Nothing on the tundra rotted . . . The whole history of human settlement lay exposed there, under that big northern sky. There was nowhere here for bones to hide.
On Craig Island, a vast landscape of ice north of the Arctic Circle, three travellers are hunting duck. Among them is expert Inuit hunter and guide, Edie Kiglatuk; a woman born of this harsh, beautiful terrain. The two men are tourists, experiencing Arctic life in the raw, but when one of the men is shot dead in mysterious circumstances, the local Council of Elders in the tiny settlement of Autisaq is keen to dismiss it as an accident.
Then two adventurers arrive in Autisaq hoping to search for the remains of the legendary Victorian explorer Sir James Fairfax. The men hire Edie – whose ancestor Welatok guided Fairfax – along with Edie’s stepson Joe, and two parties set off in different directions. Four days later, Joe returns to Autisaq frostbitten, hypothermic and disoriented, to report his man missing. And when things take an even darker turn, Edie finds herself heartbroken, and facing the greatest challenge of her life . . .I will start off by saying I liked this book a lot. Initially I enjoyed it most for the setting and learning about Ellesmere Island, a location in Canada that I did not know existed. The story did start out slow for me. It took a long time to build up momentum, and then towards the end it almost turns into a thriller. I have been reading a lot of books with this tendency lately, and I am wondering if authors are encouraged to make their books more thrillerish.
I did not warm up to Edie or any of the characters immediately. I had very little understanding of the culture and it was hard to empathize and feel immersed in the story. I hate to say it, but I was put off a lot by the descriptions of the food (igunaq, fermented walrus gut; seal- blood soup; fried blubber) and it did affect my ability to enjoy the book at the beginning. All of these comments so far sound like I did not like this novel, but really I did.
Edie has problems dealing with others in the community because she doesn't fit in and she is outspoken but reluctant to cause trouble, a conflict she has to deal with throughout the story. At times this book seemed to cover so many issues about this Arctic area that I could not keep up with them: effects of global warming, corrupt officials, placid policemen, Russian oil men, energy companies attempting to gain a foothold in the area. Yet, in the end, I was pulled into the story and had adjusted to the cultural differences. Overall, I found the book interesting and an enriching experience.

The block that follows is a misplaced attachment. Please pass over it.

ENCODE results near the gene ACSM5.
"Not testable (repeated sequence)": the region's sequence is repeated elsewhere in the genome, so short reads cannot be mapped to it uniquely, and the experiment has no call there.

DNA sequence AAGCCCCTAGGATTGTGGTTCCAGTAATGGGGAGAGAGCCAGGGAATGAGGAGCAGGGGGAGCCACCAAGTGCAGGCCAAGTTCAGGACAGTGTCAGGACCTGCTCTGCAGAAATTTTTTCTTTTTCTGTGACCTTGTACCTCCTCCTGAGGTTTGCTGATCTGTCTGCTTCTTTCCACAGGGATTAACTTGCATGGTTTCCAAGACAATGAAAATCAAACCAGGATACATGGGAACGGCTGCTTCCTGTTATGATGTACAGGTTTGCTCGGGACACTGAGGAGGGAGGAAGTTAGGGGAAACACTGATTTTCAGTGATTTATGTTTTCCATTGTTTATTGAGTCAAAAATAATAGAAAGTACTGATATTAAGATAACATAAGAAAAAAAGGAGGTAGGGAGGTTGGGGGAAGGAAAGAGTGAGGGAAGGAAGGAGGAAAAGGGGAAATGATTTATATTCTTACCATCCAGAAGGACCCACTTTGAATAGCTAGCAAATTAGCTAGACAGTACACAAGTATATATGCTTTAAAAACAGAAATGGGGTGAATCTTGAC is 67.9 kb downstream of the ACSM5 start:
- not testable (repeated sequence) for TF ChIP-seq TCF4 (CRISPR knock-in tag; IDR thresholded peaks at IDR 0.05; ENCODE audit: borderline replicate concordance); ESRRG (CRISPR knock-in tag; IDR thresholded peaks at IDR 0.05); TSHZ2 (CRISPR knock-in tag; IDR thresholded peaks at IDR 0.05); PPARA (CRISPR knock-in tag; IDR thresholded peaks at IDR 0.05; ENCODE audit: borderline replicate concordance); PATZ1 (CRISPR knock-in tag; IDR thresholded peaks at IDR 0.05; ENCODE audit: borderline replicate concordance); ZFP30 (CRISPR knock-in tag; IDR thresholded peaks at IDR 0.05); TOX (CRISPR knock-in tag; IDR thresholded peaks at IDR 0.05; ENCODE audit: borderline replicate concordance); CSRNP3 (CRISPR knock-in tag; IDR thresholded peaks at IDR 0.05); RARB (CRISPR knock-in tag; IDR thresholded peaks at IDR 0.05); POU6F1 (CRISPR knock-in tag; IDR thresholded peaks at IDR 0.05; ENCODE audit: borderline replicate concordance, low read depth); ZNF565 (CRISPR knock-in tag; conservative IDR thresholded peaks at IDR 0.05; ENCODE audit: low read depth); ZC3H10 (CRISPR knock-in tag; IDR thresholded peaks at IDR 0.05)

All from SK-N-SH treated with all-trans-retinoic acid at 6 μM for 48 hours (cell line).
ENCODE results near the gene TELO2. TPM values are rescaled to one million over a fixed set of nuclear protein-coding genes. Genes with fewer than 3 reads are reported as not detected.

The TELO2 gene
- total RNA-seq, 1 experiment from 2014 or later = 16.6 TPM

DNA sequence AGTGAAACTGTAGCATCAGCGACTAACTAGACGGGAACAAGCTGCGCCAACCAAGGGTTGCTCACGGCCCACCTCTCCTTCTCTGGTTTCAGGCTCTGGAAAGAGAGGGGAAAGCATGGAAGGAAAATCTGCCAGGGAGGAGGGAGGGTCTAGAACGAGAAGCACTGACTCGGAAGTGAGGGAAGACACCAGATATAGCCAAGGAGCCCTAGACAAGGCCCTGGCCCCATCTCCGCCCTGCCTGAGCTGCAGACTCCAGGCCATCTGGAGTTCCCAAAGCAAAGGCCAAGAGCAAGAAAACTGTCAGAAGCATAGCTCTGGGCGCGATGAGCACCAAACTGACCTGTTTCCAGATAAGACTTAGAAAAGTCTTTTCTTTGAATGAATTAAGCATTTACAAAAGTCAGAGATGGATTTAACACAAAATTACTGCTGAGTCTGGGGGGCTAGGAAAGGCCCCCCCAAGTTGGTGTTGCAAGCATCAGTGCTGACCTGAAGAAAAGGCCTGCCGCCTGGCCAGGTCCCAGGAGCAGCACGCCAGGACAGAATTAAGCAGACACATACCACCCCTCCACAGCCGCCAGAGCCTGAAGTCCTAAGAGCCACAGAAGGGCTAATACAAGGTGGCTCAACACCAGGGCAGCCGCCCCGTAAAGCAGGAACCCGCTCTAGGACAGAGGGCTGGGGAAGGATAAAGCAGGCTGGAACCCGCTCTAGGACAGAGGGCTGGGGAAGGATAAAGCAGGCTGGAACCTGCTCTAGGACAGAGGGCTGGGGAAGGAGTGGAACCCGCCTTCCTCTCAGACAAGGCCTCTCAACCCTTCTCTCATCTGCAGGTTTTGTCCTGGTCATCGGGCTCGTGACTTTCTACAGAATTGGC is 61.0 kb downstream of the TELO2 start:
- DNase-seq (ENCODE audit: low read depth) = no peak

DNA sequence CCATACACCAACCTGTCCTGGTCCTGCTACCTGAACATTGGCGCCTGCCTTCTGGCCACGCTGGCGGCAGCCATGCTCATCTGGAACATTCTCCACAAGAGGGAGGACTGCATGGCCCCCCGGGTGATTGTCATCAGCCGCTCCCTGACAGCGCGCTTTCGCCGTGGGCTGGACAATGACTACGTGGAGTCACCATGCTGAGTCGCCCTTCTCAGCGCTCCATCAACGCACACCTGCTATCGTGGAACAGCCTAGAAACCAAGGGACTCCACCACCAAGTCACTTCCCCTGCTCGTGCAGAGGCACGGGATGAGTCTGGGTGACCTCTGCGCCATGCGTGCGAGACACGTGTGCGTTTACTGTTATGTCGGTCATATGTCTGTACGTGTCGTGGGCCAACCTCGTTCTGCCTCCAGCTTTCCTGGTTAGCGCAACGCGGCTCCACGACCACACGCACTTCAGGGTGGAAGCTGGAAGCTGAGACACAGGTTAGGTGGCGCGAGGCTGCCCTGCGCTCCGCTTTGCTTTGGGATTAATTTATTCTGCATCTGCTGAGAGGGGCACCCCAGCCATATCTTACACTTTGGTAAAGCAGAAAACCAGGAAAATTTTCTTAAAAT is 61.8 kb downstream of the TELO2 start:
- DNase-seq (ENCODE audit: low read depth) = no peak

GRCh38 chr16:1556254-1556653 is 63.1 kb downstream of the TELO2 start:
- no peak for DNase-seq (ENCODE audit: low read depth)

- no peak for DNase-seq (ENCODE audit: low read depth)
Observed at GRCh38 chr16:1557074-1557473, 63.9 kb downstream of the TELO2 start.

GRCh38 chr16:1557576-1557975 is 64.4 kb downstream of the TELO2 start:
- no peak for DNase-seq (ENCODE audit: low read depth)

As noted in the New York Journal of Books:
Ms. McGrath writes about the Arctic with authority. An award-winning journalist, she is also the author of The Long Exile: A Tale of Inuit Betrayal, a nonfiction work which tells how, in 1953, the Canadian government forcibly relocated three dozen Inuit from their flourishing home on the Hudson Bay to the barren, High Arctic desert of Ellesmere Island.That incident is mentioned in White Heat. It was the most interesting fact I gleaned from this book, and there were many.
Here is the opening paragraph of White Heat, setting the stage, and showing Edie's skill as a guide...
As she set a chip of iceberg on the stove for tea, Edie Kiglatuk mulled over why it was that the hunting expedition she was leading had been so spectacularly unsuccessful. For one thing, the two men she was guiding were lousy shots. For another, Felix Wagner and his sidekick Andy Taylor hadn’t seemed to care if they made a kill nor not. Over the past couple of days they’d spent half their time gazing at maps and writing in notebooks. Maybe it was just the romance of the High Arctic they were after, the promise of living authentically in the wild with the Eskimo, like the expedition brochure promised. Still, she thought, they wouldn’t be living long if they couldn’t bring down something to eat.I will be reading any further books in the series, if only for the setting, and it will be interesting to see how Edie's story develops.
See reviews at The View from the Blue House, Ms. Wordopolis, It's a Crime, and Petrona. Some of them are very positive and some are negative.
Publisher: Penguin Books, 2012 (orig. pub. 2011)
Length: 381 pages
Format: Trade Paperback
Series: Edie Kiglatuk, #3
Setting: Ellesmere Island, Canada
Source: I purchased my copy.